The National Science Foundation (NSF) and the Public Health Service (PHS) published final rules on "Objectivity in Research" in the Federal Register on June 19, 1995 (NSF rules) and July 11, 1995 (updated 2011) (PHS rules). The National Institutes of Health (NIH) reprinted the rules in the "NIH Guide for Grants and Contracts," Volume 24, Number 25, dated July 14, 1995 (NIH Guide).
Researchers are required to disclose financial interests and outside activities in accordance with federal and state regulations and university policies and procedures. Those who must disclose include anyone who has the responsibility for the design, conduct, or reporting of the research. Each researcher who has a positive disclosure must use the electronic disclosure system at the time of proposal submission for a federal grant or contract or a subcontract where there are federal flow through funds. Even if a researcher does not have financial interests, they must still log into the COI electronic system (https://ucsb.coi-smart.com). Researchers must update any changes in their disclosures within 30 days of the change.
The certification and individual disclosures are required for all new, renewal, revision, supplement, and continuation applications to any federal agencies and as new Significant Financial Interests are obtained. Federal financial disclosures are required for Phase II Small Business Innovation Research (SBIR) (R44) and Small Business Technology Transfer (STTR) (R42) projects in collaboration with private entities. Phase I of both the SBIR (R43) and STTR (R41) programs are exempt from the federal requirements concerning disclosure of financial interests. Federal financial disclosures are not required for training and fellowship awards.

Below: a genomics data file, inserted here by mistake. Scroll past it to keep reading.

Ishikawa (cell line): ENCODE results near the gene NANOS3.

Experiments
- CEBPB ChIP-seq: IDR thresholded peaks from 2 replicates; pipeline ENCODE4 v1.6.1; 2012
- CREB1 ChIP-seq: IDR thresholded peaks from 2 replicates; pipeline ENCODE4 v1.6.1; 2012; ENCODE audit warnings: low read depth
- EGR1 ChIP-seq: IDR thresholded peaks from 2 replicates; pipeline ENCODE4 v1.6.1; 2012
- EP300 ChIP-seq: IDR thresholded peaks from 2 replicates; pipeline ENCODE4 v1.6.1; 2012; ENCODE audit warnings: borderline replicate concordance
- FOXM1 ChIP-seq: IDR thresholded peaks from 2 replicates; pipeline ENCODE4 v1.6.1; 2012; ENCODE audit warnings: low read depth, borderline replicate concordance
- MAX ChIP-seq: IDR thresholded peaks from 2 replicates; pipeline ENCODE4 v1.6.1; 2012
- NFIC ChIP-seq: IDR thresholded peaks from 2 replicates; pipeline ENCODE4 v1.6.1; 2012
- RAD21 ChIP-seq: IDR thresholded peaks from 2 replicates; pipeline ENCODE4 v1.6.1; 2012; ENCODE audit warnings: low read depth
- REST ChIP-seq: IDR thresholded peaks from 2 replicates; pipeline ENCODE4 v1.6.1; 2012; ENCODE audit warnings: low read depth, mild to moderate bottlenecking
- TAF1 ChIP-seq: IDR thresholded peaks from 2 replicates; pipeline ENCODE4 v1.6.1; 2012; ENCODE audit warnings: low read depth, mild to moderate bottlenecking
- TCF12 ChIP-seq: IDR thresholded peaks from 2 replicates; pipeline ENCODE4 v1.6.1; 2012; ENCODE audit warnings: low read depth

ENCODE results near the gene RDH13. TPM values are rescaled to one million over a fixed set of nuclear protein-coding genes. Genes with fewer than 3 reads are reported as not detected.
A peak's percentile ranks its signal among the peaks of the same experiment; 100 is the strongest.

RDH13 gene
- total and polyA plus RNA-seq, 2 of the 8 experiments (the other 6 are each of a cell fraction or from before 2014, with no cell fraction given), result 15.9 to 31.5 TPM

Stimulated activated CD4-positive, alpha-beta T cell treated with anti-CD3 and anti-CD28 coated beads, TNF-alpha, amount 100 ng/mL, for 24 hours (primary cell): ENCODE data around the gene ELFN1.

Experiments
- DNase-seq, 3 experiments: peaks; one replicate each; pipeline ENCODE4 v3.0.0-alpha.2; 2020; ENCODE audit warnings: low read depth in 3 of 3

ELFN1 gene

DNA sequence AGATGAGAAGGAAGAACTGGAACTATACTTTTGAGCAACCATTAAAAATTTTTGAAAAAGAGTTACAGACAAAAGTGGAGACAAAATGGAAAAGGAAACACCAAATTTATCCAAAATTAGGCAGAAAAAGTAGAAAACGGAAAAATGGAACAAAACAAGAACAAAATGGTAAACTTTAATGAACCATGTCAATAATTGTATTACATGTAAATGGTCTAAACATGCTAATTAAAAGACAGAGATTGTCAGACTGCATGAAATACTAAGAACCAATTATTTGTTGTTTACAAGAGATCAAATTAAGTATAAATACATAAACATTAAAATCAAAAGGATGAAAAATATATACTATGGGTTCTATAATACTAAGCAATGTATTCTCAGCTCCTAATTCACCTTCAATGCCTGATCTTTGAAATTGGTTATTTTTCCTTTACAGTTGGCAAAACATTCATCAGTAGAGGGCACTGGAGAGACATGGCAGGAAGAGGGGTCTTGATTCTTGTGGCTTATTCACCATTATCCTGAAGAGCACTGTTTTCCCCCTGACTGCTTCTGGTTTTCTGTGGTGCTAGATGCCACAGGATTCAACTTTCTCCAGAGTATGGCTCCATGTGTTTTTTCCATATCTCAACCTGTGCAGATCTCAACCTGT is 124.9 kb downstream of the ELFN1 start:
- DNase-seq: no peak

Federal regulations require that UCSB do the following: (1) Collect disclosures at the time of proposal submission; (2) review the disclosures and determine whether any of the reported financial interests could directly and significantly affect the design, conduct, or reporting of the research; and, if so (3) report to the PHS or NSF or awarding agency the existence of such conflicting interest(s) prior to the expenditure of awarded funds.
The major Public Health Service funding components are as follows:
- National Institutes of Health (NIH), including all divisions of NIH such as NIDA, NINDS, NIAID, NIA, and so forth.
- Substance Abuse and Mental Health Services Administration (SAMHSA)
- Assistant Secretary for Health
- Agency for HealthCare Research and Quality (AHRQ)
- Centers for Disease Control and Prevention (CDC)
- Food and Drug Administration (FDA)
- Centers for Medicare and Medicaid Services (CMS) [formerly HCFA]
- Health Resources and Services Administration (HRSA)
- Maternal and Child Health Bureau
- Bureau of Health Professions
- Bureau of Health Resources Development
The federal regulations have been adopted by several other agencies, the list can be found at the FDP website.